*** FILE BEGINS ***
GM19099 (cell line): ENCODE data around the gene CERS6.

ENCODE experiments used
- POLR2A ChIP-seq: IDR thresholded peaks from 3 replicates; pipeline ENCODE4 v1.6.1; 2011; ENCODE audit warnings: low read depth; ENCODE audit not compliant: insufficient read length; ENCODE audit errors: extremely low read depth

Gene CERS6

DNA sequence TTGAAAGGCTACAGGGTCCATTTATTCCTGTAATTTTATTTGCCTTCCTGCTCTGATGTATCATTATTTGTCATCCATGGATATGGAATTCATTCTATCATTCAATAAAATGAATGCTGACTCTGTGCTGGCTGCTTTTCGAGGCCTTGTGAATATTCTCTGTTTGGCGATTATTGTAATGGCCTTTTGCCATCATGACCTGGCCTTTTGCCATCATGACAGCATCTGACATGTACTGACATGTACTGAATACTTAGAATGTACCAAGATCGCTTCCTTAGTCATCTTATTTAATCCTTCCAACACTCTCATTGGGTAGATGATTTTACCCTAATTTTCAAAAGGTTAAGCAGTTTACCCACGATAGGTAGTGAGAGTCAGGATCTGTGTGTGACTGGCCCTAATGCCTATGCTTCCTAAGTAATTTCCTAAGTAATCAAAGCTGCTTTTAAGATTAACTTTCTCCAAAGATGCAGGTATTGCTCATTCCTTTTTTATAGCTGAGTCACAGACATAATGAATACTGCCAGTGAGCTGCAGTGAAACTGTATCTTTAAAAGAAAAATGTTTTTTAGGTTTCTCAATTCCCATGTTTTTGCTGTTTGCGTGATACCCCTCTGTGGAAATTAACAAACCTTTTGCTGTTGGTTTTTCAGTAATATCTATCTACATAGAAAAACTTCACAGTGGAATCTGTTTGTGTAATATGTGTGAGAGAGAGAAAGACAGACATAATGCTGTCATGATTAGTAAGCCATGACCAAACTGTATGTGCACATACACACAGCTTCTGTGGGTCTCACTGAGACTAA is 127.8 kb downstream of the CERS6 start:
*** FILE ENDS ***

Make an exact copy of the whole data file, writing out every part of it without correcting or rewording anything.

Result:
GM19099 (cell line): ENCODE data around the gene CERS6.

ENCODE experiments used
- POLR2A ChIP-seq: IDR thresholded peaks from 3 replicates; pipeline ENCODE4 v1.6.1; 2011; ENCODE audit warnings: low read depth; ENCODE audit not compliant: insufficient read length; ENCODE audit errors: extremely low read depth

Gene CERS6

DNA sequence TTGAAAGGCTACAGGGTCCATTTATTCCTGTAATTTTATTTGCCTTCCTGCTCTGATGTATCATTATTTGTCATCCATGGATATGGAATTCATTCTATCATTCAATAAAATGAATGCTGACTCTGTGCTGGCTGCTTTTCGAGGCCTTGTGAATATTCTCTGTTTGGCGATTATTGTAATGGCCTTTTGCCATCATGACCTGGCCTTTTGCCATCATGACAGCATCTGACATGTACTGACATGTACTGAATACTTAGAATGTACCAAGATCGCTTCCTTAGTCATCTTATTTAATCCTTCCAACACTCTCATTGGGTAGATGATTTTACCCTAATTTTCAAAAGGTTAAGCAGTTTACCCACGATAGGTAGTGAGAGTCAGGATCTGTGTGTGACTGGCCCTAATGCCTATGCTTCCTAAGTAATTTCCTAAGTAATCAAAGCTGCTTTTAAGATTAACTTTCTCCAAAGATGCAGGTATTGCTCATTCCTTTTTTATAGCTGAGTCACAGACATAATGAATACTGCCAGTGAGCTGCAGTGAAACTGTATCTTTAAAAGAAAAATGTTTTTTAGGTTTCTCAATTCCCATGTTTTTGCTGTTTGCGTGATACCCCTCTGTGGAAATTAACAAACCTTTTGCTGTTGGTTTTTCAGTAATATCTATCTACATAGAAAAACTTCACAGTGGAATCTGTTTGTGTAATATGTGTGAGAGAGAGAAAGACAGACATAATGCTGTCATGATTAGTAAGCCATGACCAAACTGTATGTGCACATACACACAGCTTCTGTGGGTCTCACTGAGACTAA is 127.8 kb downstream of the CERS6 start: